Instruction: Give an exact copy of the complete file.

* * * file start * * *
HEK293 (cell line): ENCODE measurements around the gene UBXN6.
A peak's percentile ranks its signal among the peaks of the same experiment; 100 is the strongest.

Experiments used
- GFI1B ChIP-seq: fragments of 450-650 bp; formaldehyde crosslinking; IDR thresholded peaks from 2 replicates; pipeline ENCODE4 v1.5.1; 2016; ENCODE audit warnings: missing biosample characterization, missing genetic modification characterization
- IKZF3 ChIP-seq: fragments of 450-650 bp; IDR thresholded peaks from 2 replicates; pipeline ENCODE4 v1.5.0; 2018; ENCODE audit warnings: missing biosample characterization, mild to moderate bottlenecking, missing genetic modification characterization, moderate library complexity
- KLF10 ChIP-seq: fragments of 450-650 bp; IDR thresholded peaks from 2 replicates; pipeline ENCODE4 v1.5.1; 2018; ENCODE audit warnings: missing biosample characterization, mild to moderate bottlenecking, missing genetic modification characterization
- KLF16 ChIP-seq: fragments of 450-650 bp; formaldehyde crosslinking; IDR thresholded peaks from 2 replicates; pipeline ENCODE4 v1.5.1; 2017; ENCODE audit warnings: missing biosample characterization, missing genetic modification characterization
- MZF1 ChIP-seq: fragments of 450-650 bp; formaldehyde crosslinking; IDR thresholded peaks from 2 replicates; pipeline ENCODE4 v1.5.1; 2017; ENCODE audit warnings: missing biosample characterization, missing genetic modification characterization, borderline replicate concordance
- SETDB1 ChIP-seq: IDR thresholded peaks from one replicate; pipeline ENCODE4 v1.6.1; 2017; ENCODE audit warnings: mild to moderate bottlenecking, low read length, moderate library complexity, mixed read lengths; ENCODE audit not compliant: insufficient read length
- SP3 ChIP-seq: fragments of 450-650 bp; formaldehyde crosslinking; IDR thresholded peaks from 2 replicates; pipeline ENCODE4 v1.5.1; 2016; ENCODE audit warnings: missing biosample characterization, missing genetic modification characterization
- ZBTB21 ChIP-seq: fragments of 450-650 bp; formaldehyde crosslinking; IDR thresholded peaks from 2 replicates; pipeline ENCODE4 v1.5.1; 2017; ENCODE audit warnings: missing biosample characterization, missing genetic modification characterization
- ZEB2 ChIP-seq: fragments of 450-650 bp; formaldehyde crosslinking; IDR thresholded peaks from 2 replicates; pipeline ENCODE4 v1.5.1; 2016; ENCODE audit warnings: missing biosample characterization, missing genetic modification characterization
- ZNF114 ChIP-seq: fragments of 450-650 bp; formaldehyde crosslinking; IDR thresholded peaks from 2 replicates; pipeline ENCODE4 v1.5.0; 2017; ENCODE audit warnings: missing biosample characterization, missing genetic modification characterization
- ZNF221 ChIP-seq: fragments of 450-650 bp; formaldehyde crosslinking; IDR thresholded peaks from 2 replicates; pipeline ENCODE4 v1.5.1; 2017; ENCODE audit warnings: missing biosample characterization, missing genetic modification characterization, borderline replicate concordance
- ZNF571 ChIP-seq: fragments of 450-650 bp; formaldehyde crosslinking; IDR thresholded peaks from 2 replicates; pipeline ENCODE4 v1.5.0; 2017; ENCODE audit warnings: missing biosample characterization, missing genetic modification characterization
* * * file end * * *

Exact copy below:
HEK293 (cell line): ENCODE measurements around the gene UBXN6.
A peak's percentile ranks its signal among the peaks of the same experiment; 100 is the strongest.

Experiments used
- GFI1B ChIP-seq: fragments of 450-650 bp; formaldehyde crosslinking; IDR thresholded peaks from 2 replicates; pipeline ENCODE4 v1.5.1; 2016; ENCODE audit warnings: missing biosample characterization, missing genetic modification characterization
- IKZF3 ChIP-seq: fragments of 450-650 bp; IDR thresholded peaks from 2 replicates; pipeline ENCODE4 v1.5.0; 2018; ENCODE audit warnings: missing biosample characterization, mild to moderate bottlenecking, missing genetic modification characterization, moderate library complexity
- KLF10 ChIP-seq: fragments of 450-650 bp; IDR thresholded peaks from 2 replicates; pipeline ENCODE4 v1.5.1; 2018; ENCODE audit warnings: missing biosample characterization, mild to moderate bottlenecking, missing genetic modification characterization
- KLF16 ChIP-seq: fragments of 450-650 bp; formaldehyde crosslinking; IDR thresholded peaks from 2 replicates; pipeline ENCODE4 v1.5.1; 2017; ENCODE audit warnings: missing biosample characterization, missing genetic modification characterization
- MZF1 ChIP-seq: fragments of 450-650 bp; formaldehyde crosslinking; IDR thresholded peaks from 2 replicates; pipeline ENCODE4 v1.5.1; 2017; ENCODE audit warnings: missing biosample characterization, missing genetic modification characterization, borderline replicate concordance
- SETDB1 ChIP-seq: IDR thresholded peaks from one replicate; pipeline ENCODE4 v1.6.1; 2017; ENCODE audit warnings: mild to moderate bottlenecking, low read length, moderate library complexity, mixed read lengths; ENCODE audit not compliant: insufficient read length
- SP3 ChIP-seq: fragments of 450-650 bp; formaldehyde crosslinking; IDR thresholded peaks from 2 replicates; pipeline ENCODE4 v1.5.1; 2016; ENCODE audit warnings: missing biosample characterization, missing genetic modification characterization
- ZBTB21 ChIP-seq: fragments of 450-650 bp; formaldehyde crosslinking; IDR thresholded peaks from 2 replicates; pipeline ENCODE4 v1.5.1; 2017; ENCODE audit warnings: missing biosample characterization, missing genetic modification characterization
- ZEB2 ChIP-seq: fragments of 450-650 bp; formaldehyde crosslinking; IDR thresholded peaks from 2 replicates; pipeline ENCODE4 v1.5.1; 2016; ENCODE audit warnings: missing biosample characterization, missing genetic modification characterization
- ZNF114 ChIP-seq: fragments of 450-650 bp; formaldehyde crosslinking; IDR thresholded peaks from 2 replicates; pipeline ENCODE4 v1.5.0; 2017; ENCODE audit warnings: missing biosample characterization, missing genetic modification characterization
- ZNF221 ChIP-seq: fragments of 450-650 bp; formaldehyde crosslinking; IDR thresholded peaks from 2 replicates; pipeline ENCODE4 v1.5.1; 2017; ENCODE audit warnings: missing biosample characterization, missing genetic modification characterization, borderline replicate concordance
- ZNF571 ChIP-seq: fragments of 450-650 bp; formaldehyde crosslinking; IDR thresholded peaks from 2 replicates; pipeline ENCODE4 v1.5.0; 2017; ENCODE audit warnings: missing biosample characterization, missing genetic modification characterization